‘Blood Fest’ an Uneasy Compromise Between High-Mindedness and Humble Homage

Here’s perhaps an embarrassing question: what exactly is Rooster Teeth? I don’t mean that inquiry in the literal sense, as even though I’m not previously acquainted with their work, I at least might be able to tell someone asking said question literally that, in the broadest terms, they are a relatively young, but massive entertainment company dedicated to the various tendrils of geek culture whose content associates itself with comedy. Instead, I mean to ask, what is their thing? Among various other media entities with the same or a similar missive and target audience, and outside of an incredibly loyal fan following, what makes them unique, or what is their voice? Especially considering whatever they have is particular enough to be a successful arm of Otter Media, itself a subsidiary of the gargantuan WarnerMedia multimedia conglomerate and thus kingpins AT&T?

On a similar note, what exactly is Blood Fest – again, not a literal question. Though I recognize that few people outside of those who might have seen it at either SXSW or any of the various Fathom Events locations on August 14th  would be able to reply, the readily available details are that it is a Rooster Teeth-produced horror-comedy written and directed by Owen Egerton about a trio of self-proclaimed horror movie buffs attending the titular event with locations throughout its carnival of carnage celebrating various subgenres, only to find out its leader’s plans are more dastardly than the average Halloween Horror Night. Breaking everything down to the specifics, its intended identity is a meta-fueled pastiche throwback not only cycling through subgenres, monsters and references with rapturous glee, but also offering its own esoteric subtext about horror as a cultural entity, how it stands today and what qualifies as true horror.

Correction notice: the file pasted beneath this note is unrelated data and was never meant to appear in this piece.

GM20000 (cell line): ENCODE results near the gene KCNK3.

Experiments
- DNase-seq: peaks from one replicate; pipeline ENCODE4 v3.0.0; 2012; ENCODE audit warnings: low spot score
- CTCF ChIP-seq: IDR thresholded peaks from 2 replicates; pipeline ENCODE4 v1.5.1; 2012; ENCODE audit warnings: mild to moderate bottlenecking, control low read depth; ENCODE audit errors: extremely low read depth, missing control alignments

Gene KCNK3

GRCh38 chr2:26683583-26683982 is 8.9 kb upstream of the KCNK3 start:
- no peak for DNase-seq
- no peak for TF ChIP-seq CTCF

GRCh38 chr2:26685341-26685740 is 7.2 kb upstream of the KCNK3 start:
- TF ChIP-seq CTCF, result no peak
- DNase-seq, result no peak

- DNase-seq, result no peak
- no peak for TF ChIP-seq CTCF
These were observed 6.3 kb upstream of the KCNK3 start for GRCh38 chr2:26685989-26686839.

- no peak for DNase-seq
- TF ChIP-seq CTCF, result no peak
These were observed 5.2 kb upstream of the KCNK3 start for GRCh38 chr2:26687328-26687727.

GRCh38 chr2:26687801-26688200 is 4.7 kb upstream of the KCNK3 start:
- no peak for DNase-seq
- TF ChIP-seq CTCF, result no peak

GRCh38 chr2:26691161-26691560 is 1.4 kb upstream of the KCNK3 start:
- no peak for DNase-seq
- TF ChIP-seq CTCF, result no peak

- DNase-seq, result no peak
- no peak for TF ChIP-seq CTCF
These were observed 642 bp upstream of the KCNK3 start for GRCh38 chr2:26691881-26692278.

But as a film seemingly intending to have something meaningful to say, I can’t help but still wonder what the hell it’s trying to say, particularly with regards to horror movie fandom, arguably its largest philosophical target. The crux and intended weight of everything Blood Fest perhaps wants to stand against arrives in the form of two monologues coming from Egerton himself, playing the festival’s charismatic big-top ringleader Anthony Walsh. In his first and only address to the feverish masses, Walsh laments over perceived negative changes to common iconography – “our vampires glitter, our zombies have become soap opera stars” – and the alleged transmogrification of the genre from a taboo breeding ground for fans to something devastatingly “common,” explicitly referencing franchise merchandising and making subtler digs at safer commercialized studio content, complete with Trump and populist politics dog whistles – “Want to make movies scary again?” Walsh asks, followed by immediate applause.

From the language he uses here, in addition to his final reminder that those who “know the rules” might escape his horrendous hellscape, and more importantly as the film’s chief antagonist, he represents the vocalized embodiment of the toxic gatekeeping rationalities plaguing all sects of nerd ephemera, horror included with not-so-implicit swipes at Twilight and The Walking Dead, the former especially needing no explanation as to its particular relevance in this context. Whereas those familiar with many a genre fiction’s explicit proclivity for self-awareness and overall cynicism toward horror’s conventionality may yawn with reflexive disinterest, since lampooning tropes has become as much a trope of eye-rolling post-modern fare, it’s relatively intriguing watching yet another exercise in genre savvy use such as a springboard for demonstrating and comically exaggerating the malignancy of those who consider themselves and their opinions the height of niche intellect.

This admirable undercurrent, however, runs into some clumsy inconsistencies regarding the film’s core characters and the rest of the fodder surrounding them, namely with regards to the significance of rules. Know the rules and “you just might make it,” Walsh proclaims, and throughout their navigation of his maze of the murderous macabre, Dax (Robbie Kay), Sam (Seychelle Gabriel) and Krill (Jacob Batalon) hang upon those words as if they were holy writ. And while they continue on, those who outwardly disregard the genre entirely, appropriate its aesthetics not for passion but rather artistic gain or both all meet gruesome ends – though, to be fair, two of them fall on the more pleasant side of the spectrum than one other stereotypically snobbish hipster film director-type. Even if it weren’t intentional, the implication nonetheless remains that only those who know the genre inside and out are worthy of it.